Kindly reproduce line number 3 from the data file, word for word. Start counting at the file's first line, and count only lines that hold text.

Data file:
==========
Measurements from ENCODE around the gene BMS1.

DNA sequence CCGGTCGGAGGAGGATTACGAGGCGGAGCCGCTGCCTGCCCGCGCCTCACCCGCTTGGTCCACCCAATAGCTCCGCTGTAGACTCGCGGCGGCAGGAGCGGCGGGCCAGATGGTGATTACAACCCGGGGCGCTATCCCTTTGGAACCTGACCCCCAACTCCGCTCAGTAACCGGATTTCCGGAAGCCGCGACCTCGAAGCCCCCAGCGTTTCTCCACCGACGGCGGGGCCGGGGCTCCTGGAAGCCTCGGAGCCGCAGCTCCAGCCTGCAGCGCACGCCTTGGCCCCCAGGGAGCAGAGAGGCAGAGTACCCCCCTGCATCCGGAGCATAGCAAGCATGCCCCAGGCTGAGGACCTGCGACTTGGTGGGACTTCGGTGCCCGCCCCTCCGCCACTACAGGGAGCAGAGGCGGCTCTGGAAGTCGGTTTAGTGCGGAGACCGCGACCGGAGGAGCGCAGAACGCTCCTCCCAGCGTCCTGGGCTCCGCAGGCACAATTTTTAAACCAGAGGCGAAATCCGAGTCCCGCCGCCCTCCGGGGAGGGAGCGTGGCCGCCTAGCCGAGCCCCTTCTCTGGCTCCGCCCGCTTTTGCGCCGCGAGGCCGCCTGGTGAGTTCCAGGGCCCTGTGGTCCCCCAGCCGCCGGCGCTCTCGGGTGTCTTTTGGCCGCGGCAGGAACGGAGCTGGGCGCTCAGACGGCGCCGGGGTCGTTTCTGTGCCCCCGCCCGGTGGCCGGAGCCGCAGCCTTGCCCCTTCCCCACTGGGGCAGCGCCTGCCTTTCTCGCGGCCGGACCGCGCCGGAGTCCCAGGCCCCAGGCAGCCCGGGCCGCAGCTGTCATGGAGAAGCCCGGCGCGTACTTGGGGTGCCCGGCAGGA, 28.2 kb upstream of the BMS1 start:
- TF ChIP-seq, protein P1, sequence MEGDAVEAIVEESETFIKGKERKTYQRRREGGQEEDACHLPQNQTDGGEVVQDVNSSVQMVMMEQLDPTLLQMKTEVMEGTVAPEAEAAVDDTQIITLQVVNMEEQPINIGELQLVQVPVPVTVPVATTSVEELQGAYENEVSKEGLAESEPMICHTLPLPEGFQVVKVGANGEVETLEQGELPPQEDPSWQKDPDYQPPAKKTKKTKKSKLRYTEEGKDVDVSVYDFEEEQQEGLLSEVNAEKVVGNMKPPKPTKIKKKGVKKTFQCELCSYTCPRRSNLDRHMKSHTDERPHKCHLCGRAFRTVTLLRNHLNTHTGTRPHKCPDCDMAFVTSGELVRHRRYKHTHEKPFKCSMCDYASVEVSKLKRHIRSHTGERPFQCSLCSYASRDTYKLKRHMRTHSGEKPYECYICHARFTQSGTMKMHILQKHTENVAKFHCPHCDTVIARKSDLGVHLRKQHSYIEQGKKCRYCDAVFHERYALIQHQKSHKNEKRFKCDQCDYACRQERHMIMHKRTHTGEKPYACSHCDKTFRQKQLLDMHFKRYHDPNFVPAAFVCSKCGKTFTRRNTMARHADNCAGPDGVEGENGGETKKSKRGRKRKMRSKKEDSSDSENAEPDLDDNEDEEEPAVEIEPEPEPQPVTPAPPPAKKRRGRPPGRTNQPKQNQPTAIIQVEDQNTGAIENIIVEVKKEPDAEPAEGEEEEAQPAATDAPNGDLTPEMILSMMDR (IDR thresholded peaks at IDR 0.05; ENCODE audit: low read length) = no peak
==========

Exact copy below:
- TF ChIP-seq, protein P1, sequence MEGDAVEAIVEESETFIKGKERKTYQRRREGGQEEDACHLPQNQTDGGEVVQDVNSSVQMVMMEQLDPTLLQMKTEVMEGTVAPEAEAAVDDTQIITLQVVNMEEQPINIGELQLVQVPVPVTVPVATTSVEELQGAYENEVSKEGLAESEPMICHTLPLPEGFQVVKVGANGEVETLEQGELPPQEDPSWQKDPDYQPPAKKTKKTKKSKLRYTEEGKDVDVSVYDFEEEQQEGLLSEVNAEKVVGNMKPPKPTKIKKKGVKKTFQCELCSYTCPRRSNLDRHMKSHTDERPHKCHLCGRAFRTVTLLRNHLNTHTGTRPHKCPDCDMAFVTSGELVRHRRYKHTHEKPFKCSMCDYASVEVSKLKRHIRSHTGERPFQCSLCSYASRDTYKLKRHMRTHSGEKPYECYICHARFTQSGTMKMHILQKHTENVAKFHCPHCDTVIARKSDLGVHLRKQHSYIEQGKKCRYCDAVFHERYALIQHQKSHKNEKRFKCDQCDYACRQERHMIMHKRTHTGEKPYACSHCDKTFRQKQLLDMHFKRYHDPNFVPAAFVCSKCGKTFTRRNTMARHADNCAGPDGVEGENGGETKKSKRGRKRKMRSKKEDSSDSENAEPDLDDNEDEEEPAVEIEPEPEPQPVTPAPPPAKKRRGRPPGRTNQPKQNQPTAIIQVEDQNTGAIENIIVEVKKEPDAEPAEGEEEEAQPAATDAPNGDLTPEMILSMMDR (IDR thresholded peaks at IDR 0.05; ENCODE audit: low read length) = no peak